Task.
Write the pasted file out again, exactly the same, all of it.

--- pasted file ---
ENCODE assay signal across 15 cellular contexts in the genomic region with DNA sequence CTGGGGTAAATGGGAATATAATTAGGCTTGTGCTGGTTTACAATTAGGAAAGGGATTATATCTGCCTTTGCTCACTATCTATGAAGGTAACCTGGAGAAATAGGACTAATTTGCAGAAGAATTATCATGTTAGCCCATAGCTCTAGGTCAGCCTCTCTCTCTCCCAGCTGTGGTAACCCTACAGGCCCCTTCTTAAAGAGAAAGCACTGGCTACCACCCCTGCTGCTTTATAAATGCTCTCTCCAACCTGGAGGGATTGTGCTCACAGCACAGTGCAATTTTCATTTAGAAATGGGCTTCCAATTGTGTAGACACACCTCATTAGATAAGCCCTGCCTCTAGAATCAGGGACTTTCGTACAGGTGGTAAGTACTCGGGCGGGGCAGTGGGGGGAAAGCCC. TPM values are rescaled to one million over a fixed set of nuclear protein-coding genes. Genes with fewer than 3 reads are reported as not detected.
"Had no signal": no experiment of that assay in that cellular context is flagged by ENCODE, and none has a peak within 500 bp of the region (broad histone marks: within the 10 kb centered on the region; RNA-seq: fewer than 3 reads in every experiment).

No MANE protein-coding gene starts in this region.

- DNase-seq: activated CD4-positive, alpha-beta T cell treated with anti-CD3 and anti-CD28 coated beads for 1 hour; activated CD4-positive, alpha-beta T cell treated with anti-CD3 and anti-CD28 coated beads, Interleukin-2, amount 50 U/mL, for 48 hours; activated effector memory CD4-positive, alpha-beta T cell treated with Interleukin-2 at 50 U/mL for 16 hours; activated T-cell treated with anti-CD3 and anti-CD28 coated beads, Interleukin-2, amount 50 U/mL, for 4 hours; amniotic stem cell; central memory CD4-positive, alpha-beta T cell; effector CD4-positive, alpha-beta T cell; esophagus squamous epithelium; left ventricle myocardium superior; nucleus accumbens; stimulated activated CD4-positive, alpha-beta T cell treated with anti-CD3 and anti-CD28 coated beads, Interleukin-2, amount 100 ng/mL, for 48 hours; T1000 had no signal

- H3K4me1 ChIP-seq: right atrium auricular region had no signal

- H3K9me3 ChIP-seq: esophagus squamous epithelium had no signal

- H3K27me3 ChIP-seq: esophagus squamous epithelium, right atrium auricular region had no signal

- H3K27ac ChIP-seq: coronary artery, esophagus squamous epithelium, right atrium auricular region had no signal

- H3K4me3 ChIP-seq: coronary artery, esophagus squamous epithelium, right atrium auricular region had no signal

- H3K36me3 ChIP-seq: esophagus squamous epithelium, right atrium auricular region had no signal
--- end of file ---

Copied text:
ENCODE assay signal across 15 cellular contexts in the genomic region with DNA sequence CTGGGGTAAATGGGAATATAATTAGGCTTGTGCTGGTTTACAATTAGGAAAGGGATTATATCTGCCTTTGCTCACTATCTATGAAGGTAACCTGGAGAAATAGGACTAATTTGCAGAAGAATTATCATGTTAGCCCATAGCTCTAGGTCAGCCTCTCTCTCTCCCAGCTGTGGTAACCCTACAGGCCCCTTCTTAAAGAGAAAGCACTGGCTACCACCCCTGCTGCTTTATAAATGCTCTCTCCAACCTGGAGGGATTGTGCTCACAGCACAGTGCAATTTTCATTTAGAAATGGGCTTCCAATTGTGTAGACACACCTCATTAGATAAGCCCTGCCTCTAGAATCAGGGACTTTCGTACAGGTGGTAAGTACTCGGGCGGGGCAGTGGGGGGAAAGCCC. TPM values are rescaled to one million over a fixed set of nuclear protein-coding genes. Genes with fewer than 3 reads are reported as not detected.
"Had no signal": no experiment of that assay in that cellular context is flagged by ENCODE, and none has a peak within 500 bp of the region (broad histone marks: within the 10 kb centered on the region; RNA-seq: fewer than 3 reads in every experiment).

No MANE protein-coding gene starts in this region.

- DNase-seq: activated CD4-positive, alpha-beta T cell treated with anti-CD3 and anti-CD28 coated beads for 1 hour; activated CD4-positive, alpha-beta T cell treated with anti-CD3 and anti-CD28 coated beads, Interleukin-2, amount 50 U/mL, for 48 hours; activated effector memory CD4-positive, alpha-beta T cell treated with Interleukin-2 at 50 U/mL for 16 hours; activated T-cell treated with anti-CD3 and anti-CD28 coated beads, Interleukin-2, amount 50 U/mL, for 4 hours; amniotic stem cell; central memory CD4-positive, alpha-beta T cell; effector CD4-positive, alpha-beta T cell; esophagus squamous epithelium; left ventricle myocardium superior; nucleus accumbens; stimulated activated CD4-positive, alpha-beta T cell treated with anti-CD3 and anti-CD28 coated beads, Interleukin-2, amount 100 ng/mL, for 48 hours; T1000 had no signal

- H3K4me1 ChIP-seq: right atrium auricular region had no signal

- H3K9me3 ChIP-seq: esophagus squamous epithelium had no signal

- H3K27me3 ChIP-seq: esophagus squamous epithelium, right atrium auricular region had no signal

- H3K27ac ChIP-seq: coronary artery, esophagus squamous epithelium, right atrium auricular region had no signal

- H3K4me3 ChIP-seq: coronary artery, esophagus squamous epithelium, right atrium auricular region had no signal

- H3K36me3 ChIP-seq: esophagus squamous epithelium, right atrium auricular region had no signal